BROOKLYN — As the Brooklyn Nets and New York Knicks accumulated a surprisingly sad 8-26 cumulative record, it became abundantly clear that neither team could defend to save its season. Entering Thursday’s matchup of the busted boroughs, the Knicks ranked 28th defensively and the Nets ranked 30th.
Only one of the two teams took advantage of this fact, and the Knicks ran away with a 113-83 victory at Barclays Center, ending their nine-game losing streak.
On Wednesday, Carmelo Anthony said his team was “the laughingstock of the league.” But 24 hours later, they’ve been stripped of that title.
The Nets have the worst 3-point defense in the NBA, allowing their opponents to shoot 40.3 percent from beyond the arc entering Thursday’s game. They’re slow and deliberate on both ends of the floor, but really lack the foot speed to help in the paint and then recover to the 3-point line. So it only takes a dribble drive or a ball reversal for their opponent to get an open look from the outside.
The Knicks knew this, moved the ball and fired away on Thursday, hitting a season-high 16 threes on 27 attempts. Anthony (six assists and only 12 shots) shared the ball, Iman Shumpert (5-for-7 from 3-point range) shot with confidence, and the Knicks looked like the team they were last season, when they set an NBA record for 3-point makes and attempts, ranked third in offensive efficiency, and racked up 54 wins.
Against the league’s third-worst defense, the Nets should have been similarly efficient. With Andrea Bargnani and Amar’e Stoudemire as two of their three rotation bigs, the Knicks have consistently been torched on pick-and-rolls this season, often escorting opposing ball-handlers to the basket.
Yet the Nets went a good 10 minutes of the first quarter without running a pick-and-roll once. They too often tried to run their offense through the post, which allowed Bargnani and Stoudemire to stay stationary. The few times they did make those guys move, they got good shots.
Part of that is coaching. Though Brook Lopez led all scorers with 24 points, the Nets’ offense could have been a lot more effective as a whole if he was catching the ball on the move more than in the post. Jason Kidd has to find a way to get the ball and his players moving offensively. It’s far too early to say that hiring him was a mistake, but we’ve seen enough to say that he’s not a very good coach right now.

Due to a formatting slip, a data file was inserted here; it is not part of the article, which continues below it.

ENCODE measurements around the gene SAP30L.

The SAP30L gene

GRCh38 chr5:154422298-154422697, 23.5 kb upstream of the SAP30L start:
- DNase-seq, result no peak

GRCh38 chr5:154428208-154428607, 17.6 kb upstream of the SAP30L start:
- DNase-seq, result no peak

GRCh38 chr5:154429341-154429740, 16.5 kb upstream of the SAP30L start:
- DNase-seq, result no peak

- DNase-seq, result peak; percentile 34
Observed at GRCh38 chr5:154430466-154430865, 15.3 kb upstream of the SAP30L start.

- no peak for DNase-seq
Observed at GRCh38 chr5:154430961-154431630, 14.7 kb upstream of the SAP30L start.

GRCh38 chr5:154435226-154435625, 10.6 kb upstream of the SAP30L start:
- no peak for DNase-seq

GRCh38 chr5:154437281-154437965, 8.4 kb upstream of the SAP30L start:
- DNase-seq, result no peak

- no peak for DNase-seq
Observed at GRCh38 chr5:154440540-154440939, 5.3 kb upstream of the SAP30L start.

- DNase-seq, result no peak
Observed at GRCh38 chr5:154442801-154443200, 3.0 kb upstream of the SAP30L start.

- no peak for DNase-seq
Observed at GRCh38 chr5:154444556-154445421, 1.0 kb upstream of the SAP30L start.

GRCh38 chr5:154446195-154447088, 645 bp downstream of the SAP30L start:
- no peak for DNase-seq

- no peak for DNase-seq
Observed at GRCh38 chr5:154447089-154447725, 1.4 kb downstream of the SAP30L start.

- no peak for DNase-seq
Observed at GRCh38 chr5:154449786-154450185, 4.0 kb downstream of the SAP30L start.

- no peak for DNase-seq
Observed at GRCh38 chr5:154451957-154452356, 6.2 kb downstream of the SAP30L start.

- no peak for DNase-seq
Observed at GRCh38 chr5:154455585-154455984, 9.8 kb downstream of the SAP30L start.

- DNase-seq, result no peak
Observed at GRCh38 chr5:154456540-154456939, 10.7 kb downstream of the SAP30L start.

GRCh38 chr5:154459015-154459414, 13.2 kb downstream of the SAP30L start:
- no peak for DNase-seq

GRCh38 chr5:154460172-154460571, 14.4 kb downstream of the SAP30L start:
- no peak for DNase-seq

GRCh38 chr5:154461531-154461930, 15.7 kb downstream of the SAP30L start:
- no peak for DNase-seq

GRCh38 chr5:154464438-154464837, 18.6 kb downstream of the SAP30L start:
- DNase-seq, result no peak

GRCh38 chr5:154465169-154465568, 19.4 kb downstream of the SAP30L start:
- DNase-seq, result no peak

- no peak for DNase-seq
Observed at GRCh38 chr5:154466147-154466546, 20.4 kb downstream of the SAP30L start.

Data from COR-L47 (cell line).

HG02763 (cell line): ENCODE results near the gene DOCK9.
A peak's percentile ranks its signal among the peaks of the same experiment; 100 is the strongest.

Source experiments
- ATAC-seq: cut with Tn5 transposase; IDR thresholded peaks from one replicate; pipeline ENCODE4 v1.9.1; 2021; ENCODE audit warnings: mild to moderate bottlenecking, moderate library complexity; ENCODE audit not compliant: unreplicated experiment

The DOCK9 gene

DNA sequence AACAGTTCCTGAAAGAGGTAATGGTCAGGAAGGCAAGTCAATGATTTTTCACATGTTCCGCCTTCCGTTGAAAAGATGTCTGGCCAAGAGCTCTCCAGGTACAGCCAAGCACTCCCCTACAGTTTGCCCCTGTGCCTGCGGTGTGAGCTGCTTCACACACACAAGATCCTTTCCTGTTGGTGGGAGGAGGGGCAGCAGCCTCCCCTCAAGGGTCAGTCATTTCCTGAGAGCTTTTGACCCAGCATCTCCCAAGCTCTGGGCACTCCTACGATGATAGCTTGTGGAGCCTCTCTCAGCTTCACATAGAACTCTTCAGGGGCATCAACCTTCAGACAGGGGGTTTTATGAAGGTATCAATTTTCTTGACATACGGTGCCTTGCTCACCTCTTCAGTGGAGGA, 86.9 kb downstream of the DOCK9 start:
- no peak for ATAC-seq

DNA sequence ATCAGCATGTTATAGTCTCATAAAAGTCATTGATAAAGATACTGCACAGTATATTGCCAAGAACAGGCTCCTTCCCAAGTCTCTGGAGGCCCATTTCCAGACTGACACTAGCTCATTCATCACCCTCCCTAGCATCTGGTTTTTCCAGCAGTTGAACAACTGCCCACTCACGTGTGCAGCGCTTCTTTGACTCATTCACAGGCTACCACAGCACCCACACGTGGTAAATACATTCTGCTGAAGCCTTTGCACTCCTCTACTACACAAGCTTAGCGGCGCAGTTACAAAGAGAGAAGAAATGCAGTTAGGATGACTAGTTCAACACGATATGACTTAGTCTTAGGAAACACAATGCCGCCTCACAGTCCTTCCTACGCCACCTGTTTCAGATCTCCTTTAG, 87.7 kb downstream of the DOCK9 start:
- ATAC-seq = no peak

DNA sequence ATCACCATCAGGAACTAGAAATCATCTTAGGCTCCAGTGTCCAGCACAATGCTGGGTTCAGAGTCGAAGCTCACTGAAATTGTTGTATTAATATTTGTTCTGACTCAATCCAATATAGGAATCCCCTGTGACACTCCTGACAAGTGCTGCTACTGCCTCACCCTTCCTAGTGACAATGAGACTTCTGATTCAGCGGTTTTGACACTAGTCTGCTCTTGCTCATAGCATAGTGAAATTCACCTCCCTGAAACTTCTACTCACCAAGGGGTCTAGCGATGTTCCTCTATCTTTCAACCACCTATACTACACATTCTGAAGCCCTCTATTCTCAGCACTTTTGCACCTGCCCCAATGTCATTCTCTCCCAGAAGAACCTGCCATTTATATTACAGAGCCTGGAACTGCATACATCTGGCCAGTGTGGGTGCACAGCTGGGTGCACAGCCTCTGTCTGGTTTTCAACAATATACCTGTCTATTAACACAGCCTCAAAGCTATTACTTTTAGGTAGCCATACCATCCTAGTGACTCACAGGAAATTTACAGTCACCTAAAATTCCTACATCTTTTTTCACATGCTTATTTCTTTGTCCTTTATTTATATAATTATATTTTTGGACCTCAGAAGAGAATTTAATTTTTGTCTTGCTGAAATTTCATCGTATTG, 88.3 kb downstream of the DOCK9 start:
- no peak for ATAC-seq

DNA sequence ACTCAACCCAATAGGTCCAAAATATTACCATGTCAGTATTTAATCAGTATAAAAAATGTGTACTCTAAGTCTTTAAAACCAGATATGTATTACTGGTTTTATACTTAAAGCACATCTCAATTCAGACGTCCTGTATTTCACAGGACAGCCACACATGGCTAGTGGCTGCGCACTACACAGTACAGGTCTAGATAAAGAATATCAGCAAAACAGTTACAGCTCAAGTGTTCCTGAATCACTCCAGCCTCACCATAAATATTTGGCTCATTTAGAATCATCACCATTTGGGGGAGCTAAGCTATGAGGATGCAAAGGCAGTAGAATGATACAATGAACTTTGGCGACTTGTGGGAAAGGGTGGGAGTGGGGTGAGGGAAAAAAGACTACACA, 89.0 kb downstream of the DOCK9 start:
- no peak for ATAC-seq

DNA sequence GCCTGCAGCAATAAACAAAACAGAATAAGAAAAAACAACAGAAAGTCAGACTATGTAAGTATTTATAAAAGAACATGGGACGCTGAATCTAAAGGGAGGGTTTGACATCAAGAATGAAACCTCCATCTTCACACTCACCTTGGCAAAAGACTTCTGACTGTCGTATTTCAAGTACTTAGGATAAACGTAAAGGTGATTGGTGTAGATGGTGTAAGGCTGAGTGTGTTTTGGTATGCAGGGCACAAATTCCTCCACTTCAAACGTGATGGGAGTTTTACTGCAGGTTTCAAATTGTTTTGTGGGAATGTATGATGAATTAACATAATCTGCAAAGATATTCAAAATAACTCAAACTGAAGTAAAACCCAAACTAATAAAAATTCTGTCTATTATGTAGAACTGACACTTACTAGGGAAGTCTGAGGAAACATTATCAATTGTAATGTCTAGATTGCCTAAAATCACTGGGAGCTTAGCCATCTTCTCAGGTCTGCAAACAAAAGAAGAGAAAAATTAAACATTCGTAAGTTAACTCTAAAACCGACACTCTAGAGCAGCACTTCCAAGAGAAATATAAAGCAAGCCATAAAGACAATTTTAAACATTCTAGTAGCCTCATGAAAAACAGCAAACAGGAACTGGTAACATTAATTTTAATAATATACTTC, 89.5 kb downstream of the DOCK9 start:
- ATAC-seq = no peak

Injuries are obviously an issue. The Nets are still without Deron Williams, by far their biggest threat off the dribble. With Williams sitting out for the 10th time in the last 11 games, point guard duties were again left to Shaun Livingston and Tyshawn Taylor. Livingston is athletic, but not all that quick. Taylor is quick, but shaky and inexperienced.
Still, Brooklyn could have run more pick-and-rolls with both, or with Joe Johnson, and just tried to make the New York defense move. They didn’t and they lost by 30.
Both Kidd and Kevin Garnett cited the injuries when discussing their struggles after the game. Garnett added that the Nets are making changes in the wake of Lawrence Frank‘s sudden departure from the bench.
“Those things play a big part into this,” Garnett said. “I’m a firm believer when we’re whole and we have our team full throttle, then that’s what I believe in. Obviously, I believe in the guys that’s put on the floor and we’re going to give it an effort, but when you’re playing teams, you want to play at your whole. That’s what I believe in. And I’m not going to believe anything else until we are whole.”
Before the game, Kidd said that “we all feel confident we have enough to win.” After the game, he asked not to be judged until his team is healthy.
“I think you get evaluated by being whole,” he said. “It starts there. And then once that occurs, then you’re evaluated. That’s as simple as it gets.”
Yes, the Nets are missing four of their top eight guys. And Williams’ importance became even more clear on Thursday. But the Nets still lost at home … by 30 points … to a team that hadn’t won in three weeks and is missing its most important player. The injury excuse only goes so far. And while Williams will help the Brooklyn offense, the defense isn’t going to start looking like that of the Heat upon his return.
Tyson Chandler’s eventual return isn’t going to solve all New York’s problems either. The Knicks are still a long way from digging out of the hole they’ve dug for themselves, especially because they don’t get to play the Nets again until Jan. 20. But they do have a relatively soft schedule over the next two weeks and certainly found some confidence Thursday.
Will that translate into a run up the standings? Even if it doesn’t, at least they’re not the laughingstock of the league anymore.